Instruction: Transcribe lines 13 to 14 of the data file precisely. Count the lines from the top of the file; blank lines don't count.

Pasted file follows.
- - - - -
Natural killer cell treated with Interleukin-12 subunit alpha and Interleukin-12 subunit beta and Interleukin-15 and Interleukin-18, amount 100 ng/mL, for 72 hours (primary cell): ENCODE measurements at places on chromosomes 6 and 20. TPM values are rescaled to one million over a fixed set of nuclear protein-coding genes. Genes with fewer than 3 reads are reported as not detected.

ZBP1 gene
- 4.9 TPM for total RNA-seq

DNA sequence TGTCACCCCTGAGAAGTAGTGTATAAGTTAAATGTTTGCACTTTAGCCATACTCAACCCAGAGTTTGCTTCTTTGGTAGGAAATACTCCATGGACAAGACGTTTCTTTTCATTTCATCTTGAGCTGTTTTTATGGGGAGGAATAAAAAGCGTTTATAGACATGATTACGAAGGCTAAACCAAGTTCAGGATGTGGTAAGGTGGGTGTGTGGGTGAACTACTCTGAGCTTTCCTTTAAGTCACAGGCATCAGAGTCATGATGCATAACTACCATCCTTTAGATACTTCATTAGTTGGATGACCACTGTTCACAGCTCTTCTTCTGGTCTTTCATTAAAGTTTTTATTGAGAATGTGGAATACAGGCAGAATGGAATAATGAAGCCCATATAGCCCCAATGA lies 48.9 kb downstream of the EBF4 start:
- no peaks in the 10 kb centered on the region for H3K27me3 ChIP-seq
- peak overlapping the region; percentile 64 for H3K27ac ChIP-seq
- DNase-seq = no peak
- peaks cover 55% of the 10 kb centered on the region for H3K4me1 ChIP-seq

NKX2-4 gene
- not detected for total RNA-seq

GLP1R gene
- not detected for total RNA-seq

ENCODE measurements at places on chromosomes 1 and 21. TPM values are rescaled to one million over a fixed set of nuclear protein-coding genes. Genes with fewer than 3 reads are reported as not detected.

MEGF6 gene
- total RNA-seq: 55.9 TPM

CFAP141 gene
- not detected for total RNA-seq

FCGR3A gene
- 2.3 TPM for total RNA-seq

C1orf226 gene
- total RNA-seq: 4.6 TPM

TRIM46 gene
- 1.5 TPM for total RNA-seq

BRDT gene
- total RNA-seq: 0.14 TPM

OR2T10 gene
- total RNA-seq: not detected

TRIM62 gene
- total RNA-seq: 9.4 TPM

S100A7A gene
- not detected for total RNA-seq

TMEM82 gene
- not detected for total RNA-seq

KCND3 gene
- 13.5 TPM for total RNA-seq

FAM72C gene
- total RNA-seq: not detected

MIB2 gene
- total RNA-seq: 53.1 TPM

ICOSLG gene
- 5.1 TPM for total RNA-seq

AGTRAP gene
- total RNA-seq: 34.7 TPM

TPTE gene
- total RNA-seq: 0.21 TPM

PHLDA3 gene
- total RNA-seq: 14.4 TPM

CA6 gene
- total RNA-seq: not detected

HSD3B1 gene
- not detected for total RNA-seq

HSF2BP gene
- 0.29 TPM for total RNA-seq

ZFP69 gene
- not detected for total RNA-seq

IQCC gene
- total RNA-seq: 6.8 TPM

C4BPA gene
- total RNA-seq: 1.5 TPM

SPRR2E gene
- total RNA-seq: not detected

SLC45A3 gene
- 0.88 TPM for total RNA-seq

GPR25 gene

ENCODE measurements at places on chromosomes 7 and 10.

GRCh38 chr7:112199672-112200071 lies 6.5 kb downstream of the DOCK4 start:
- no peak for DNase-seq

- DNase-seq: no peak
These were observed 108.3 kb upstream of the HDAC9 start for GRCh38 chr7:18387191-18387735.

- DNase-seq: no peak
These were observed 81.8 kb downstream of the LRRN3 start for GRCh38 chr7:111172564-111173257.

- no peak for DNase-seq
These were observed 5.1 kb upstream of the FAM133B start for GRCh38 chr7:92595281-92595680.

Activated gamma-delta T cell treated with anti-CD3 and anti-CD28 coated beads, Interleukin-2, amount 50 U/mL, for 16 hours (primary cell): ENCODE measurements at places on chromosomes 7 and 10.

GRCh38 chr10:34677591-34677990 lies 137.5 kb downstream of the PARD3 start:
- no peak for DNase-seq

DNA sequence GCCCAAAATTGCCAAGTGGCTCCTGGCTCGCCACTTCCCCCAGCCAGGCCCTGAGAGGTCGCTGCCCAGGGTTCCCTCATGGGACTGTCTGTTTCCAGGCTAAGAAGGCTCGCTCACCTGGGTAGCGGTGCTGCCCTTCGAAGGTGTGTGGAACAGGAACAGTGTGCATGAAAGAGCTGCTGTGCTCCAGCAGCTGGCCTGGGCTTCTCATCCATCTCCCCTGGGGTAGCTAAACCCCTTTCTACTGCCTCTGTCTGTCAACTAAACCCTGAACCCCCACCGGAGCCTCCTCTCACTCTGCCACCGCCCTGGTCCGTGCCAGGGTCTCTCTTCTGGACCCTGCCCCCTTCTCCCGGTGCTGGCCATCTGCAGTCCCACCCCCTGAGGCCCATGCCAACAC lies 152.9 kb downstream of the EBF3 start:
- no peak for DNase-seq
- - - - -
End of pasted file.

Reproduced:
ENCODE measurements at places on chromosomes 1 and 21. TPM values are rescaled to one million over a fixed set of nuclear protein-coding genes. Genes with fewer than 3 reads are reported as not detected.

MEGF6 gene